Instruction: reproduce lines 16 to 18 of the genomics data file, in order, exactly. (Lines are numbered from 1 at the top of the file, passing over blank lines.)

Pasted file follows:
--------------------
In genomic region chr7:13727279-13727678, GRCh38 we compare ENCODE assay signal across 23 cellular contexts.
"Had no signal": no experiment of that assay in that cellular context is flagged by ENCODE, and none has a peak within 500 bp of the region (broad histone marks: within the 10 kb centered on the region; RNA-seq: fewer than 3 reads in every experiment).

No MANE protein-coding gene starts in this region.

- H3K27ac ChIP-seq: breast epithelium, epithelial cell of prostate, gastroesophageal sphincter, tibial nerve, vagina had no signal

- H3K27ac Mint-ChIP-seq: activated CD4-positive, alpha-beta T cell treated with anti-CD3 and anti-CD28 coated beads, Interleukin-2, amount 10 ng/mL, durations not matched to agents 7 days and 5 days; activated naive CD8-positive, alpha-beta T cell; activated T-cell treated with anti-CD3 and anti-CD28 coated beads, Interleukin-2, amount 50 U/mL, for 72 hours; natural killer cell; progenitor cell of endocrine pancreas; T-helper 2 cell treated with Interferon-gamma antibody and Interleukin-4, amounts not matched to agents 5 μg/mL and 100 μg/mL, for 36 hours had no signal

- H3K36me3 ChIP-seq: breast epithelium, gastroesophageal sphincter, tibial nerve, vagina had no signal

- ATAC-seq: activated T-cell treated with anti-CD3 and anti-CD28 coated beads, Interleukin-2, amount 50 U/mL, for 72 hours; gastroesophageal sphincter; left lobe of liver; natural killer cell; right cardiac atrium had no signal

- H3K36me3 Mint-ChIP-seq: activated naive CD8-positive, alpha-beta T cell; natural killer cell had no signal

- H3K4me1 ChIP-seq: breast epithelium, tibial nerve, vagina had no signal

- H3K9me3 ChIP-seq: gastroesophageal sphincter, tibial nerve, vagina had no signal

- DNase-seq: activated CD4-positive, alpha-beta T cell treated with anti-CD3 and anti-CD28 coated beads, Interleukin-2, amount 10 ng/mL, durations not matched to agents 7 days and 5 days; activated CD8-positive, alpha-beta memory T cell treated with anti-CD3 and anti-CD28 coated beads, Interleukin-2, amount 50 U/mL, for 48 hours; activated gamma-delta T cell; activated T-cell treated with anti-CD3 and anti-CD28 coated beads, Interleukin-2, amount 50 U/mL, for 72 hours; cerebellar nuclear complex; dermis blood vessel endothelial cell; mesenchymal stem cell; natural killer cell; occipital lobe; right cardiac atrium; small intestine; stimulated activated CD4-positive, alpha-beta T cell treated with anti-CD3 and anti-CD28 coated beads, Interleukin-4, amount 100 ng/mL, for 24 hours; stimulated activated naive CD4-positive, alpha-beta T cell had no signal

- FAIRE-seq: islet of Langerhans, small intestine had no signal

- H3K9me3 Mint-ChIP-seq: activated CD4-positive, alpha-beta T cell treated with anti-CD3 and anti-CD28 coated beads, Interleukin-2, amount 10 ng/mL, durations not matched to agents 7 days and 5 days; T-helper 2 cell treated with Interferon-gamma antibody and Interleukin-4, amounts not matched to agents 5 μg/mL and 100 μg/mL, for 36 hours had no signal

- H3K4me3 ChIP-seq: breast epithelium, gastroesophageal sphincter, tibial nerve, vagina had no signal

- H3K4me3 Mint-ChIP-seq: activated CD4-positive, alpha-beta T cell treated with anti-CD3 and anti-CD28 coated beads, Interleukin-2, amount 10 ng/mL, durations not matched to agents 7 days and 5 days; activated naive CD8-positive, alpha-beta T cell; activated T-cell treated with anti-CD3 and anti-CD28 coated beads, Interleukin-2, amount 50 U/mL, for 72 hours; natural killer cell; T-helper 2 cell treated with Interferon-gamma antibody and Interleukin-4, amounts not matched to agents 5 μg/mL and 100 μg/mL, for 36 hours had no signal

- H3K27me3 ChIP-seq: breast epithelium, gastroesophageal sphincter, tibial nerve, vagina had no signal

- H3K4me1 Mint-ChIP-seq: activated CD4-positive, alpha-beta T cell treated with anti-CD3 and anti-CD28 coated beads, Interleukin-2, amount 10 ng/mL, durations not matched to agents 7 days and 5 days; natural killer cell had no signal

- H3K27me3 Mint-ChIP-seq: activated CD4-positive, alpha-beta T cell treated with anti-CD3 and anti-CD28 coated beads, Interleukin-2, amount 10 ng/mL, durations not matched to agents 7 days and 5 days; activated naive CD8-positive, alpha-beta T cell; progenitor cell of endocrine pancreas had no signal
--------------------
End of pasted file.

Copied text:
- H3K27me3 ChIP-seq: breast epithelium, gastroesophageal sphincter, tibial nerve, vagina had no signal

- H3K4me1 Mint-ChIP-seq: activated CD4-positive, alpha-beta T cell treated with anti-CD3 and anti-CD28 coated beads, Interleukin-2, amount 10 ng/mL, durations not matched to agents 7 days and 5 days; natural killer cell had no signal

- H3K27me3 Mint-ChIP-seq: activated CD4-positive, alpha-beta T cell treated with anti-CD3 and anti-CD28 coated beads, Interleukin-2, amount 10 ng/mL, durations not matched to agents 7 days and 5 days; activated naive CD8-positive, alpha-beta T cell; progenitor cell of endocrine pancreas had no signal